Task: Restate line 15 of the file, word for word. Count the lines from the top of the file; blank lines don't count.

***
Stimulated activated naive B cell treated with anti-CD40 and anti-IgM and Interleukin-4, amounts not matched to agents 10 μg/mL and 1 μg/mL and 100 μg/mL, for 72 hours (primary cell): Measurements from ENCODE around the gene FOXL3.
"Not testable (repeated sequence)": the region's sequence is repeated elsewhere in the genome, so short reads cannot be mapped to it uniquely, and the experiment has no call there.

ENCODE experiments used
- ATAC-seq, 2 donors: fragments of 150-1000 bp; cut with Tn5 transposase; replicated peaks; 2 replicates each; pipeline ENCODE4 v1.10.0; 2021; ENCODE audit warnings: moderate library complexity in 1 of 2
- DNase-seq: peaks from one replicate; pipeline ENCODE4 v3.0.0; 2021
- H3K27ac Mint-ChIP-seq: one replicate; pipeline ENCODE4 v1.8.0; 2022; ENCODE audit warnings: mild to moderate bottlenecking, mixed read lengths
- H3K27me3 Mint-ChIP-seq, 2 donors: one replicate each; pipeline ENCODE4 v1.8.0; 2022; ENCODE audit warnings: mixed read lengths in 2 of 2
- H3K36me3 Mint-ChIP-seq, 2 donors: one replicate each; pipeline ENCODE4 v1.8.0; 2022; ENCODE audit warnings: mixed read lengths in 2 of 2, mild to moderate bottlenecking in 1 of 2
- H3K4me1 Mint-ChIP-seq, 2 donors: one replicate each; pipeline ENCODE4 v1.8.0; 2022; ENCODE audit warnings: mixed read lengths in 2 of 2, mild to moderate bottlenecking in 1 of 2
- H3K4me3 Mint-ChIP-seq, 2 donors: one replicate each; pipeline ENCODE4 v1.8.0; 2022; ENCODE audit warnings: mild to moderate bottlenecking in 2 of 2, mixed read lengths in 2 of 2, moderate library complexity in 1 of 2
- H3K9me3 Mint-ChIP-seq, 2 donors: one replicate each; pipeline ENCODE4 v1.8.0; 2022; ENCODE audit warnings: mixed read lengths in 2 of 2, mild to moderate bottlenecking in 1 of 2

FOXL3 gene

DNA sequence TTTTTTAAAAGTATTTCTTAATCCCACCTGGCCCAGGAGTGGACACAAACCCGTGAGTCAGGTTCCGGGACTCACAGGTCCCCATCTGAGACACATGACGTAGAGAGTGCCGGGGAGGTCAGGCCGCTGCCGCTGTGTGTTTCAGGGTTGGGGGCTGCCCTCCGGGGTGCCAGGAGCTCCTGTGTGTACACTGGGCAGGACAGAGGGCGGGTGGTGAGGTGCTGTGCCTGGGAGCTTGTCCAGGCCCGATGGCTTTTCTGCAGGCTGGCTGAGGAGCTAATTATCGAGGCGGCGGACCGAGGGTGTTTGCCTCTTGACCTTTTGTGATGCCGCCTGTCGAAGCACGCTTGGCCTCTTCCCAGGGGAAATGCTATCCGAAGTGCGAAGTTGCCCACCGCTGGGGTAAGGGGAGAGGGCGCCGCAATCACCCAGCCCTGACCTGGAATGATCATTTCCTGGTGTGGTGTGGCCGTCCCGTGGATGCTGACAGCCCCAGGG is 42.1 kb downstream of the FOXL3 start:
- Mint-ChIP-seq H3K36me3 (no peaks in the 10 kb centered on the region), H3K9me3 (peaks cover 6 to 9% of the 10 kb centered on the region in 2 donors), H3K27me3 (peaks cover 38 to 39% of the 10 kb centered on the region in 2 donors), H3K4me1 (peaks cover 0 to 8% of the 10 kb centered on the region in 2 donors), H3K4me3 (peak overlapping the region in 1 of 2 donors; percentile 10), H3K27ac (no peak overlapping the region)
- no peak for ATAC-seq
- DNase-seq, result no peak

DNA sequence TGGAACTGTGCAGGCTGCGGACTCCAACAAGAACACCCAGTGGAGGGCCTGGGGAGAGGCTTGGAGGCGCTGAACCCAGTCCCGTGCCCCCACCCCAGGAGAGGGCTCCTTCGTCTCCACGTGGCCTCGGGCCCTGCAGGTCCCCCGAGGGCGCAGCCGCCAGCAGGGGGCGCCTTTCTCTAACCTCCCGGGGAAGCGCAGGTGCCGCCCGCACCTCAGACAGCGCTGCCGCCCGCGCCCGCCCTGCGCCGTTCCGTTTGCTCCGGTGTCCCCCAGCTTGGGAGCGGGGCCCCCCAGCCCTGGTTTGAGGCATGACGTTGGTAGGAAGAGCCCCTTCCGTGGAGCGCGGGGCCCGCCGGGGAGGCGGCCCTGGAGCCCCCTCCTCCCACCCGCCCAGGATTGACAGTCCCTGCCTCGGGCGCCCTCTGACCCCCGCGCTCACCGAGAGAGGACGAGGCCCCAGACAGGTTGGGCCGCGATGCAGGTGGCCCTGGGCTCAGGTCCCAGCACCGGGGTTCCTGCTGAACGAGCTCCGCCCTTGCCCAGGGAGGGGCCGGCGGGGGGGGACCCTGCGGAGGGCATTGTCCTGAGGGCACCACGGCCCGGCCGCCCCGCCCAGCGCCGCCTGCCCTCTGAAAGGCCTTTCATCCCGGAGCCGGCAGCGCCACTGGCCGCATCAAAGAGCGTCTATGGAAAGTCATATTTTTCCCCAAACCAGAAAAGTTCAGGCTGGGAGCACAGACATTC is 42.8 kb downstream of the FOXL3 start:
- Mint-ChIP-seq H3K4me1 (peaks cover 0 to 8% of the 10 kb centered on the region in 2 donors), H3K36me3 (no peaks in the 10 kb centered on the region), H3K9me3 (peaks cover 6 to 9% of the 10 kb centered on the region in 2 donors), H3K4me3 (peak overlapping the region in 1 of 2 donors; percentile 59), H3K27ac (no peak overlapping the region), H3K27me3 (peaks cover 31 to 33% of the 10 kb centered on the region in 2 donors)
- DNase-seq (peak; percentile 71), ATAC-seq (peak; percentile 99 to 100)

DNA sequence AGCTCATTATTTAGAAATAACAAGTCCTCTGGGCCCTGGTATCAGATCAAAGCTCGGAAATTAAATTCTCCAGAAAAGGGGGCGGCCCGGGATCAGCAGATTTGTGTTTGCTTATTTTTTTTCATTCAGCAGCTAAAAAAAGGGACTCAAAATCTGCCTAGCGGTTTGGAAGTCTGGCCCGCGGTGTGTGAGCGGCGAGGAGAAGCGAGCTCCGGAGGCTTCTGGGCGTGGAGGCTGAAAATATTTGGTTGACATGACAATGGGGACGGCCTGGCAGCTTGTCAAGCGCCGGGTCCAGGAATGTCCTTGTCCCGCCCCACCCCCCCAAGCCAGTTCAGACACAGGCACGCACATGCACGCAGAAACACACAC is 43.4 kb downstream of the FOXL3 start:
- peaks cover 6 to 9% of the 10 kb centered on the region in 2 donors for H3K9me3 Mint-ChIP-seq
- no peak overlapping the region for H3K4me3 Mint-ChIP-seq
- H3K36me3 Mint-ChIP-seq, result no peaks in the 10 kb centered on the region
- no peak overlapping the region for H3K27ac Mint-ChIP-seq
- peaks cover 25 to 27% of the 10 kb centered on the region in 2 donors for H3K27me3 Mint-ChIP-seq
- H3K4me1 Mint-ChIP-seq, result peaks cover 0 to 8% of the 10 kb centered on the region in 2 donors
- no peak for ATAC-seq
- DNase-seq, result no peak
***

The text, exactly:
- no peak for ATAC-seq